Today, Hispanics account for one-sixth of the U.S. population, totaling 53 million people. These shoppers have increased their spending more than 200 percent since 2000, with purchasing power projected to surpass $1.7 trillion by 2017. To arm CPG marketers and retailers with critical information essential for engaging and activating this shopper segment, Information Resources, Inc. (IRI), announced the availability of a new HispanicLink 2014 segmentation that links shopper attitudes directly to their purchase behaviors. 


Like other shopper groups, Hispanics vary tremendously in terms of such demographics as income, age, country of origin, life style, and the use of digital, social and mobile communication platforms and how that impacts their path-to-purchase. However, unique to the Hispanic population is variation based on level of acculturation. Some Hispanics continue to prefer Spanish-language media, speak mostly Spanish and live in tight-knit Hispanic communities. At the other end of the continuum are the many Hispanics who are completely integrated into American culture and lifestyles.

“Aligning a service and market offering with the needs of Hispanic shoppers is rapidly becoming a critical success factor for sustained CPG and retail growth,” said Staci Covkin, principal, IRI. “Recent IRI research has demonstrated that improved insights and activation of these shoppers can result in significant sales and market share uplift.”

IRI quantified these results in its recent Point of View, “Winning with the Hispanic Shopper.” The report notes that a CPG company with $1 billion in sales can earn an additional $71 million in incremental revenue through effective Hispanic marketing.

IRI’s HispanicLink identifies three distinct shopper segments within the Hispanic population and draws comparisons among members of these segments and non-Hispanic consumers. The segments include “Acculturated Hispanics,” “Bicultural Hispanics” and “Unacculturated Hispanics,” and represent unique opportunities, as follows:

Acculturated Hispanics – With a median income of $62,000, these shoppers are familiar with American culture and language and tend to be more optimistic about the future. When shopping, acculturated Hispanics frequently want the best price or deal and are willing to compromise on product quality to some extent. They also tend to be more digitally savvy and concerned with their physical appearance than non-Hispanics.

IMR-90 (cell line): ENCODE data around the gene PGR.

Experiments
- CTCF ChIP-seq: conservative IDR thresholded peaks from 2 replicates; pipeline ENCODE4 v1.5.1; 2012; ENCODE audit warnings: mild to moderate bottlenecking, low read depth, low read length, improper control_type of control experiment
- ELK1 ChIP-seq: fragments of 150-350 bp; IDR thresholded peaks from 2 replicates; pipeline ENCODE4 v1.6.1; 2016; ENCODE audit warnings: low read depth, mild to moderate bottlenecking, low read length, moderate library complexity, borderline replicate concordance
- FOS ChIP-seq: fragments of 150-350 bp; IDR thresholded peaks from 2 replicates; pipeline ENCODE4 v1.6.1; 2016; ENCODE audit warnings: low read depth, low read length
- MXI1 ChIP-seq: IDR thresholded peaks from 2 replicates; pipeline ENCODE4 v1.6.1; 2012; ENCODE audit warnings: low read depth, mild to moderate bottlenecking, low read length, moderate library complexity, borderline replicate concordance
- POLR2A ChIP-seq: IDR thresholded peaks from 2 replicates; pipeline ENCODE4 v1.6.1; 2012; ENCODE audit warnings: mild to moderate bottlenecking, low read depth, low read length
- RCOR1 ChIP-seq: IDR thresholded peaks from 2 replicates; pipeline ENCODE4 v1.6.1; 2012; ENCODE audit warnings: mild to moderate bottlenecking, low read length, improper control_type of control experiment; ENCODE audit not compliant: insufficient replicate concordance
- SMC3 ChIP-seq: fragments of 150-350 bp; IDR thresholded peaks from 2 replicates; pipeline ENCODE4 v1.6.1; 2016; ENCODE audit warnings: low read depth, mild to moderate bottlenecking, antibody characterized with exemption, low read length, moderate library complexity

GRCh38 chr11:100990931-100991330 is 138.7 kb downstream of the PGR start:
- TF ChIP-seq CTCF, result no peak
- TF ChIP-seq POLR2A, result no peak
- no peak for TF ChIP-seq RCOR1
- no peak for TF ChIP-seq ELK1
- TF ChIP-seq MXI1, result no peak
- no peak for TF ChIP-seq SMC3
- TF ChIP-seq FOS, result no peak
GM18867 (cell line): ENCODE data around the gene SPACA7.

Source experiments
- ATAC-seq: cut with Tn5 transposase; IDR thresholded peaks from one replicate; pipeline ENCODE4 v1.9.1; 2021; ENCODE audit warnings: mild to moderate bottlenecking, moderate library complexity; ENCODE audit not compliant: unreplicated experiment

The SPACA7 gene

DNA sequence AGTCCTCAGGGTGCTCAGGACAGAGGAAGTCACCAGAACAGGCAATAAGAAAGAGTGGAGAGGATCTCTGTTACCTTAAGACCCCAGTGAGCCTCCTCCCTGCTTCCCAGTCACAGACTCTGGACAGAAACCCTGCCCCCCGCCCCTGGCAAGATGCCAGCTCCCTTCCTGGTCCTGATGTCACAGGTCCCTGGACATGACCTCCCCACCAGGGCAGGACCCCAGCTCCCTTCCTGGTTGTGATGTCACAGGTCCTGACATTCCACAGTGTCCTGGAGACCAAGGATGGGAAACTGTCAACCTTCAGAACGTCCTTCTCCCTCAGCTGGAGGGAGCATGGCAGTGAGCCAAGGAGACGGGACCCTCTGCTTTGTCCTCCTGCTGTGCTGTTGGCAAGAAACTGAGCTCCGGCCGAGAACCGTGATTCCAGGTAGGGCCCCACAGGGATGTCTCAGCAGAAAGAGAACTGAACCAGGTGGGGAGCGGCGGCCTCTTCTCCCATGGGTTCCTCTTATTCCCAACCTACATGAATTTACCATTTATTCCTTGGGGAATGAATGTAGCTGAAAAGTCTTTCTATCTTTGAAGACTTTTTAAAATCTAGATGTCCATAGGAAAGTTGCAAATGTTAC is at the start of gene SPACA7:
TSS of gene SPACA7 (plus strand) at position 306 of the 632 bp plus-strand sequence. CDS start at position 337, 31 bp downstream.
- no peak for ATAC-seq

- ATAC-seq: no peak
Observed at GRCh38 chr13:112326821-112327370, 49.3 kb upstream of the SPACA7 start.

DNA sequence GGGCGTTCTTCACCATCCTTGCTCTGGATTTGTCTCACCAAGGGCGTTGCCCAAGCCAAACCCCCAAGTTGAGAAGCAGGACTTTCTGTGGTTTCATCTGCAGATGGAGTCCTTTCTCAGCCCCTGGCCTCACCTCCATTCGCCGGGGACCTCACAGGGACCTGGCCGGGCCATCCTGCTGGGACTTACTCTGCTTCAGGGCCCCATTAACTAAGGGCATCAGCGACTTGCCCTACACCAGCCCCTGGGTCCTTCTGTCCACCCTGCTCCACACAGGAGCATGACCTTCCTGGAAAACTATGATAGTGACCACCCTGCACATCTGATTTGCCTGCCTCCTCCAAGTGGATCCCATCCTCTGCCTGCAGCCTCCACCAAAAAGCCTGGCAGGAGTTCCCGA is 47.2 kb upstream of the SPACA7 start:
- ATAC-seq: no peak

Bicultural Hispanics – While shoppers in this segment are bilingual, they choose to follow Hispanic traditions and are more inclined to buy products that are specifically marketed to Hispanics. As shoppers, bicultural Hispanics are also the most digitally savvy of all groups, are most likely to try new things, and are heavy consumers of both English- and Spanish-language media.

Unacculturated Hispanics – With more limited knowledge of English, shoppers in this segment rely on Spanish translations on packaging and buy products specifically marketed to them. Though money is often tight for many unacculturated Hispanics, they are passionate about eating healthy foods and cooking fresh and traditional meals. Shoppers in this segment are also most likely to listen and be influenced by advertising before buying a product.

Using the information gleaned about these three shopper segments, the new HispanicLink report provides an in-depth view of Hispanic shoppers across a wide variety of behaviors, such as their shopping habits, the emphasis they place on health and nutrition, and their cooking and eating trends.

Unique to HispanicLink 2014, IRI also makes available two additional segmentations of Hispanic shoppers: IRI’s proprietary DigitaLink and EconoLink segmentations. DigitaLink segments shoppers based on their ownership use and adoption of digital devices and the ways in which they use these devices during the path to purchase. EconoLink divides shoppers based on their attitudes regarding the U.S. economy and resultant behaviors.

IRI conducted this HispanicLink segmentation in June 2014, and it was fielded online in English using IRI’s National Consumer Panel for the Acculturated and Bicultural groups and in Spanish to IRI’s newly expanded Unacculturated Consumer Panel.